TORONTO — The man who killed 10 pedestrians in Toronto’s van attack wanted to kill 100 people in order to “set a world record,” court heard Wednesday.
Despite not achieving his goal on April 23, 2018, Alek Minassian told Dr. Percy Wright, a forensic psychologist based at the Centre for Addiction and Mental Health, that he felt “very happy and excited” people were talking about what he had done.
The psychologist said Minassian told him if he killed 100 people, he would be atop an online leaderboard of mass killers that he looked at often.
“He stated despite not meeting his goal of 100, he was satisfied with a count of 10 and he ‘had not wasted anything, I was effective enough,'” Wright wrote in his report, part of which was read out at Minassian’s trial.
Minassian has pleaded not guilty to 10 counts of first-degree murder and 16 counts of attempted murder.
The defence argues that the 28-year-old from Richmond Hill, Ont., should be held not criminally responsible for his actions due to autism spectrum disorder.
Minassian’s state of mind is the sole issue at trial as he has admitted to planning and carrying out the attack.
Court has heard that Minassian wanted to commit his attack downtown, but became nervous while at a red light at Yonge Street and Finch Avenue in the city’s north end.
That’s where he began his attack, driving the van through a group of people on the sidewalk of that intersection, killing two.
“He said if his kill count was high, he would not be viewed as a failure or a screwup that never got promoted and thought of as weird,” Wright wrote in his report.
“He stated that rather than die in obscurity as a weird person he would be a celebrity of sorts.”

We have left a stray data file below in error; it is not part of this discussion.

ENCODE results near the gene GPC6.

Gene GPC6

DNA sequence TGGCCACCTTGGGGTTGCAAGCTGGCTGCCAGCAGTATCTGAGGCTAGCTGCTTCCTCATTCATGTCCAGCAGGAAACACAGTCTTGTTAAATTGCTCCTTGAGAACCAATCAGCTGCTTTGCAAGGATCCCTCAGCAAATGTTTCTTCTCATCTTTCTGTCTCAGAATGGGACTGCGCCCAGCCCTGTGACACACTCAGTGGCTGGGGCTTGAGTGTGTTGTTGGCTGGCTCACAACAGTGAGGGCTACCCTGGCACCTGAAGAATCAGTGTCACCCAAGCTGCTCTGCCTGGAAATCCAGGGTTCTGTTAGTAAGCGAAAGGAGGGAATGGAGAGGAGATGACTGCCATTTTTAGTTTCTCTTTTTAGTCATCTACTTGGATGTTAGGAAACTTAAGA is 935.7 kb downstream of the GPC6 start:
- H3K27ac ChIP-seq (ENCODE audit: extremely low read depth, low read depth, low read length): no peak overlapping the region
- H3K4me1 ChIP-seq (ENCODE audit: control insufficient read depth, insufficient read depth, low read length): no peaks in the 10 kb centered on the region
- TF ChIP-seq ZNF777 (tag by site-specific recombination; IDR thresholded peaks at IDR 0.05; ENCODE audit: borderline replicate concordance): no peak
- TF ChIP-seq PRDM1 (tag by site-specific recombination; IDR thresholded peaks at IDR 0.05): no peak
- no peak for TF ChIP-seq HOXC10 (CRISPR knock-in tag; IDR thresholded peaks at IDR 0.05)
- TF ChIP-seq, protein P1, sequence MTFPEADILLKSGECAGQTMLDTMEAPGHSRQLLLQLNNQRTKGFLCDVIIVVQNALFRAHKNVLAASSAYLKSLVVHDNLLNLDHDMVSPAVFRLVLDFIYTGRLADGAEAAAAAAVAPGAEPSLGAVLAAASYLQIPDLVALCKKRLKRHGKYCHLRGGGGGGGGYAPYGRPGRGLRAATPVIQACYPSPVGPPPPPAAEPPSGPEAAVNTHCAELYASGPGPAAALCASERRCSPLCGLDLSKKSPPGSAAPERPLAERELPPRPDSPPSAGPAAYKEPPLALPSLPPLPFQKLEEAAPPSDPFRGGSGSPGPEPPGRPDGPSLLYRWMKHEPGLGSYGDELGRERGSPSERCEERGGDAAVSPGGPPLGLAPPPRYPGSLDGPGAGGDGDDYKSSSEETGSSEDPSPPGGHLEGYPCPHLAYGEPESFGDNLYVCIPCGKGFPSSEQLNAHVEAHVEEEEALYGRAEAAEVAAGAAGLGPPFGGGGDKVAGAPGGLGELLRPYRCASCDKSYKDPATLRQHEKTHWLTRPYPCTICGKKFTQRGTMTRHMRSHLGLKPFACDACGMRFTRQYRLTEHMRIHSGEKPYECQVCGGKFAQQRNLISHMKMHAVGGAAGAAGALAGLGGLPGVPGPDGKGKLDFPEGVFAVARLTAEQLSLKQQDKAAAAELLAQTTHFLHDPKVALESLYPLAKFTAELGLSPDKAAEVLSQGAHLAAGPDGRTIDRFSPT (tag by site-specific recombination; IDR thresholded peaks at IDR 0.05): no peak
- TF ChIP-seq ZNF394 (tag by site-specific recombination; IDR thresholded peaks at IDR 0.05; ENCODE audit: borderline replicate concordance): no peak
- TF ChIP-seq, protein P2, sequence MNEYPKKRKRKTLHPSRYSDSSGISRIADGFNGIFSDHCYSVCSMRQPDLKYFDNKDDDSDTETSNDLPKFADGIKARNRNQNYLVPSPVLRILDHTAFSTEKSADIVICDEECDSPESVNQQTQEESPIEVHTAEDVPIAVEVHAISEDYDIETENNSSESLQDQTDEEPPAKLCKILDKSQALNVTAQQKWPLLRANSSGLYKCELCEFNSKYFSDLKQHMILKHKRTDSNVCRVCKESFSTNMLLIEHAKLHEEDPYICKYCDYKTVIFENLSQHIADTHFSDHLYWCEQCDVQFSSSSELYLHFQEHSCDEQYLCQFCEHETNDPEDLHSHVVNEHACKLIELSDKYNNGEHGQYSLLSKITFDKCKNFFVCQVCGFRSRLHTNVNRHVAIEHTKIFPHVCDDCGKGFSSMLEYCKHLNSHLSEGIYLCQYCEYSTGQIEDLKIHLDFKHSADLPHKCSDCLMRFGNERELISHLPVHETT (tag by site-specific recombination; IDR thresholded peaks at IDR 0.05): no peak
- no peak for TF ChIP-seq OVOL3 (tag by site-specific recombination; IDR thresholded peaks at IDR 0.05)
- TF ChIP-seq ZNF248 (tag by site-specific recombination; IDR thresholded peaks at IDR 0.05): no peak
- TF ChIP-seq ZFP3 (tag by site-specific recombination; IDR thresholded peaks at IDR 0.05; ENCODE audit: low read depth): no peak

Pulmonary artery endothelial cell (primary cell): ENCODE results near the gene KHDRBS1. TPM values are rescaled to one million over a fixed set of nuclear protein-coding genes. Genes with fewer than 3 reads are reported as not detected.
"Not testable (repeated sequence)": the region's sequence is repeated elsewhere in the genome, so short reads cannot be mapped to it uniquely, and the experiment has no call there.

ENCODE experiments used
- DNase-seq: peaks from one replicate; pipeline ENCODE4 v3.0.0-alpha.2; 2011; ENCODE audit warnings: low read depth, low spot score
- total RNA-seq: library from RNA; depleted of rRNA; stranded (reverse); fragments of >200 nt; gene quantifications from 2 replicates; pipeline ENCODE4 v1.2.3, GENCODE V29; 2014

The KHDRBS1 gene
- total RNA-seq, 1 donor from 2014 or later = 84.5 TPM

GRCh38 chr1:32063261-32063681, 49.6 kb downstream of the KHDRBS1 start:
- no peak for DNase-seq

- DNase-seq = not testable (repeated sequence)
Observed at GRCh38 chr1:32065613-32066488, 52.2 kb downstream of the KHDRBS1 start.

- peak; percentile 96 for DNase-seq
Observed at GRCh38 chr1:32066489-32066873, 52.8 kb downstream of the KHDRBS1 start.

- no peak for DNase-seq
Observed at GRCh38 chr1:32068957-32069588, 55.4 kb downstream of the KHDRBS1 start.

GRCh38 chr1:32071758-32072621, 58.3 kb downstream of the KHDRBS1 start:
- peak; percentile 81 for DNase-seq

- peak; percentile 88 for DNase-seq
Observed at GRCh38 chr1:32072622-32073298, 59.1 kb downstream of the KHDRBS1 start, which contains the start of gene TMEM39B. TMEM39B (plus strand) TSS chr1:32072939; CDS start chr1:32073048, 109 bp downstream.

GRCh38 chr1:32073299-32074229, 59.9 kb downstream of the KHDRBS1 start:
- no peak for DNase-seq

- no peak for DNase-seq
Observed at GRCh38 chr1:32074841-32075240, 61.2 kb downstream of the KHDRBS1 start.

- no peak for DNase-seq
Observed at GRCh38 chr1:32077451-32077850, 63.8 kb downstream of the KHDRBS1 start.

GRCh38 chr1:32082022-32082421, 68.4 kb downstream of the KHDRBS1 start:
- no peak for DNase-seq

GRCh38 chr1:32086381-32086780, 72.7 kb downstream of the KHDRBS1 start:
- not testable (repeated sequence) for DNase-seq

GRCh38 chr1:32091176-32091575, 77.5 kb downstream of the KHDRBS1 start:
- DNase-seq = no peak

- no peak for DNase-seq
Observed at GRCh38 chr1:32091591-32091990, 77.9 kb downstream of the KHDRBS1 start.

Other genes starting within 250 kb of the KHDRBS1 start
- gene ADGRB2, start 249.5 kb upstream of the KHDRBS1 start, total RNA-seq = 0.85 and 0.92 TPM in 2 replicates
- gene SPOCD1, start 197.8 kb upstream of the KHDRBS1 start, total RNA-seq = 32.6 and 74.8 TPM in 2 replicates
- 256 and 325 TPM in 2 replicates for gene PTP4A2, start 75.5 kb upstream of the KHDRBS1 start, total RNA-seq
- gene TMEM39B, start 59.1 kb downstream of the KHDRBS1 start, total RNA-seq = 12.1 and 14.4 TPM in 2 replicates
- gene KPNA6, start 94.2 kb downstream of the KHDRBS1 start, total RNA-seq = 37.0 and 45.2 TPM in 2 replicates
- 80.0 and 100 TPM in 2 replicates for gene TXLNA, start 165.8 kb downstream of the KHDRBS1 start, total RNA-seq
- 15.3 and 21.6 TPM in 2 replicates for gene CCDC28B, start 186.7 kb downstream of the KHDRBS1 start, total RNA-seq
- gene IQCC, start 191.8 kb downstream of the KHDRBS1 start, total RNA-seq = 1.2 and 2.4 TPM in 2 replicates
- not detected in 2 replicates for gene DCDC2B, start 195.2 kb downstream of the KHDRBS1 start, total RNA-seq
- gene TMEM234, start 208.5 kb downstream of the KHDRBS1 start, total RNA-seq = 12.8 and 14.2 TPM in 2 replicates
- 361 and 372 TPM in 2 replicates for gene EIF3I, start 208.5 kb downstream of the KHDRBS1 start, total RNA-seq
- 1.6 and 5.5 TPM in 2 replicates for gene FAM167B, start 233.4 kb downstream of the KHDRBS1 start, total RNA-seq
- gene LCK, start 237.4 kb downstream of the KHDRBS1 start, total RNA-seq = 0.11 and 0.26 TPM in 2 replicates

Wright interviewed Minassian on four occasions in the fall of 2019, meeting for about 10 hours in total the Toronto South Detention Centre.
The psychologist testified Tuesday that Minassian had anger issues and knew right from wrong.
Minassian said he wanted to shoot up his high school and kill people who bullied him and spare those he liked, court has heard. But he never went through with it, in part, because he didn’t know how to get a gun, the trial has heard.
Wright said Minassian fantasized about school shootings to work through his anger.
But Minassian’s thought process shifted a bit in 2018, Wright said.
“It became more of an emphasis on leaving his mark in history and not being known as someone completely ineffectual,” Wright said.
He said Minassian’s autism spectrum disorder was a factor in why Minassian committed the attack.
“One of the real tragedies of having a mental disorder is it can be a real burden to bear and can contribute to an offence, but it doesn’t necessarily rob you of the ability to know what’s wrong,” Wright said.
The trial previously heard from a psychiatrist testifying for the defence that Minassian lacks empathy and does not understand the moral wrongfulness of killing 10 people.
Dr. Alexander Westphal said, however, that a finding of criminal responsibility is a legal matter rather than a psychiatric one.
Another forensic psychiatrist has said Minassian did not meet the test to be found not criminally responsible.